Bilateral infraorbital, left ulnar, bilateral radial, left common peroneal and left posterior tibial nerves were thickened and tender. Temperature sensations were impaired on the face and were completely absent in all limbs. Fine touch sensation was lost in the dorsal aspect of bilateral hands and lower limbs. Arterial pulses were palpable and normal in all the limbs.
Relevant laboratory and radiological investigations are mentioned in Table 1.
|Total leukocyte count||14400/mm3|
|Erythrocyte sedimentation rate||32 mm/h|
|Prothrombin time||P=14.8, C-12.8 INR-1.16|
|Activated partial thromboplastin time||P=31.5, C-29.6 s|
|Random blood sugar||120 mg/dL|
|Serological screening for HIV, hepatitis B, hepatitis C, syphilis, ANA, ANCA, RA factor||Negative|
|24-h urine protein excretion||841 mg/24 h|
|aPL||IgG=48.3 GPL U/mL (0-10)|
|IgM=156 MPL U/mL (0-10)|
|aCL||IgG=56.6 GPL (>15 positive)|
|IgM=>255 MPL (>15 positive)|
|ẞ2GPI||IgG=3.0 U/mL (>16 positive)|
|IgM=>100 U/mL (>16 positive)|
|DRVVT screen (LA1)||85.9 s (31-33 s)|
|DRVVT confirm (LA2)||48.6 s (31-33 s)|
|DRVVT mixing (1:1 with PNP)||51.3 s (31-33 s)|
|DRVVT confirm (LA1/LA2)||1.77 s (0.8-1.2 s)|
|APTT screen||54.4 S (31.4-43.4 s)|
|APTT mixing||40.1 s (31.4-43.4 s)|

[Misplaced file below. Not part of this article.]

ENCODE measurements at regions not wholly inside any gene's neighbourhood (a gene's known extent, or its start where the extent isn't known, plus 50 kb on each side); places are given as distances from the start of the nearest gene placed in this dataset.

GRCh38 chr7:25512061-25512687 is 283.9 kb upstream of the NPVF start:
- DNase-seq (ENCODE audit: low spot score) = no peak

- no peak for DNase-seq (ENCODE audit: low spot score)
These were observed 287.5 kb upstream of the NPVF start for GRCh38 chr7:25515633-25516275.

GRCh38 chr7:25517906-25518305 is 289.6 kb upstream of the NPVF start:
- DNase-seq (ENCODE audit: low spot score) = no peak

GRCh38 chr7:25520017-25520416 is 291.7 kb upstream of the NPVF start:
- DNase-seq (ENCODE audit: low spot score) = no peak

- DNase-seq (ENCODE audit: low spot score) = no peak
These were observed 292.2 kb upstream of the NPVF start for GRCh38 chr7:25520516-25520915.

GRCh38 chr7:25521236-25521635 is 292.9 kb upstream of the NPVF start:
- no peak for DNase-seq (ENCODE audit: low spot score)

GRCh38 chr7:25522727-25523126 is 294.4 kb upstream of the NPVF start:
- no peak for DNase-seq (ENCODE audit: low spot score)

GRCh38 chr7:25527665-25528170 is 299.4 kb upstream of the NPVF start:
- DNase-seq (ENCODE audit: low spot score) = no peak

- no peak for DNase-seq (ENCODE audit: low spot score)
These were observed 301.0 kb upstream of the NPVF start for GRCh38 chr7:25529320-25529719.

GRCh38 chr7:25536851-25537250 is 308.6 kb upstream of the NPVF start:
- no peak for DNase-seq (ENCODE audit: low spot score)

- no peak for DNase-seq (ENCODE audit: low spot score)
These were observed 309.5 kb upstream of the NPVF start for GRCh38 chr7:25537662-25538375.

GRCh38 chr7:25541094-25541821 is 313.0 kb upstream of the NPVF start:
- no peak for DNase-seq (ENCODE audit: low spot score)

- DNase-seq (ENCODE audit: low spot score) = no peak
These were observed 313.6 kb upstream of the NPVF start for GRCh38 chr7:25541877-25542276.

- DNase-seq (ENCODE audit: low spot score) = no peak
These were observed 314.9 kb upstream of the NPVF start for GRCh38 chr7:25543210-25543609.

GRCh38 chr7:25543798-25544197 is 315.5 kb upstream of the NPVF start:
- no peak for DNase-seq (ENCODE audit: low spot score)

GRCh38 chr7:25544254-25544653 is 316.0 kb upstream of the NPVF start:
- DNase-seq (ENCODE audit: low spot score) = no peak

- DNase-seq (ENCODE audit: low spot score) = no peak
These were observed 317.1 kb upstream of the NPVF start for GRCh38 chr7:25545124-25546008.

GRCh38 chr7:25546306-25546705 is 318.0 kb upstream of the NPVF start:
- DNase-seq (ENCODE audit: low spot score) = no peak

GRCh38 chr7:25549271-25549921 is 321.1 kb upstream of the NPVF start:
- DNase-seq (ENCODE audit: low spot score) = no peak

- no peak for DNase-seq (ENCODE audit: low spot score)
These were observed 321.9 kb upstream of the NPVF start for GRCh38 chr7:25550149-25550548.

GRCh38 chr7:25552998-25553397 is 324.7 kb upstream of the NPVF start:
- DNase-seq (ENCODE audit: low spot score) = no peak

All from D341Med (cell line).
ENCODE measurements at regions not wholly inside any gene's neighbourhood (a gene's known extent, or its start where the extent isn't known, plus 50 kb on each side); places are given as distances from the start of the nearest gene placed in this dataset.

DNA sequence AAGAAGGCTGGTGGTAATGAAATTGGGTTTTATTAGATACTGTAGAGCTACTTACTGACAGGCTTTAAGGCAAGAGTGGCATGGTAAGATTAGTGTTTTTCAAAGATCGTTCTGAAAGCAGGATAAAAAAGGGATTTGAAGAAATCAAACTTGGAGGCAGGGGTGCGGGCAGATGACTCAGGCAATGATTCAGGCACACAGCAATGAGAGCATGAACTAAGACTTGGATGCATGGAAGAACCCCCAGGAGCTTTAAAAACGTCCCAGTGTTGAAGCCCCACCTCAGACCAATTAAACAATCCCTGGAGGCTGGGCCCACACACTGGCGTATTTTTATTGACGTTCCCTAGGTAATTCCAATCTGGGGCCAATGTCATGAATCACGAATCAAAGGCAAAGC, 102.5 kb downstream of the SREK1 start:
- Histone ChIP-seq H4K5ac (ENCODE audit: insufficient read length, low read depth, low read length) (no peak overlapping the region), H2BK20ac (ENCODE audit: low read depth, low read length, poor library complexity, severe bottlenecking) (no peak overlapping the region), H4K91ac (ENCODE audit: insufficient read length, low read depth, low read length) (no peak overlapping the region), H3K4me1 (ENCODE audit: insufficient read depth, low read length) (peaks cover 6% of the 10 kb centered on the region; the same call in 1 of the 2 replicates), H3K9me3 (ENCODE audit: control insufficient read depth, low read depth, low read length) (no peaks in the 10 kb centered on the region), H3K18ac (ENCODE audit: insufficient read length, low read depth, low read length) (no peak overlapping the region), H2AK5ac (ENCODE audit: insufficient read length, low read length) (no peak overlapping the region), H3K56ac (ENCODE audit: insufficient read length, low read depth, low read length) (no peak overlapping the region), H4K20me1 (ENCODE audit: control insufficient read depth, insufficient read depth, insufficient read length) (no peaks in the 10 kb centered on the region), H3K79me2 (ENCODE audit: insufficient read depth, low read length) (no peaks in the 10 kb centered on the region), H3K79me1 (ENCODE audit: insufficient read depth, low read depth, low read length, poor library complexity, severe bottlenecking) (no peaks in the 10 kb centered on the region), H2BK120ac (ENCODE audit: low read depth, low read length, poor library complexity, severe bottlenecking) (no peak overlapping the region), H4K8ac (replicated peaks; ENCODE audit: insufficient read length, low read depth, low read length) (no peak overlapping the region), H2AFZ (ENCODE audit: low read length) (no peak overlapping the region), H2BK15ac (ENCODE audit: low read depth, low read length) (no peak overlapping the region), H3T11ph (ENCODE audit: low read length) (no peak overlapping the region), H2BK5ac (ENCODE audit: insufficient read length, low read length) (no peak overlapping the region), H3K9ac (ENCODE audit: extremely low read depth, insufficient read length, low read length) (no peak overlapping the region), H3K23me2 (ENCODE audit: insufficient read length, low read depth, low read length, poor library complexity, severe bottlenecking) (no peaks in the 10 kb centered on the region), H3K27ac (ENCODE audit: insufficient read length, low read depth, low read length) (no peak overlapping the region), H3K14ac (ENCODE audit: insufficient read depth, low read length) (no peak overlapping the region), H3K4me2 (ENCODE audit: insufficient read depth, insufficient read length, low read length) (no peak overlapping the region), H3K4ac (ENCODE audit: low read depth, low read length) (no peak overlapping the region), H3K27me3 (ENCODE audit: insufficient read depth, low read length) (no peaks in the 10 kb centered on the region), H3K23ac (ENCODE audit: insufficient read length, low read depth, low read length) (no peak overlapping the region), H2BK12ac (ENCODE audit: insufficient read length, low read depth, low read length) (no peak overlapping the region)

|X-ray chest, ECG, echocardiography, arterial and venous Doppler study ofextremities||No abnormality detected|
|Pulmonary and brain CT angiography study||No abnormality detected|
Slit-skin smear examination from earlobes, eyebrows, normal looking skin of cheek and scraping from nasal mucosa revealed 90% solid staining acid-fast bacilli with globi formation and mean bacterial index of 4+. Polymerase chain reaction study from skin biopsy isolated Mycobacterium leprae. Histopathological examination of a skin biopsy from the ulcer and from adjacent normal skin showed perineural and periadnexal foamy macrophages and Virchow’s cell with numerous bacilli; multiple superficial vessels showing signs of vasculitis, mild lobular panniculitis, a large subcutaneous vessel invaded by foamy macrophages and the presence of lepra bacilli in endothelial cells as well as in the lumen (characteristic of Lucio phenomenon). Multiple vessels in mid dermis showing the presence of thrombi in the absence of signs of vasculitis typical of occlusive vasculopathy were seen [Figures 2a-c and 3a-c].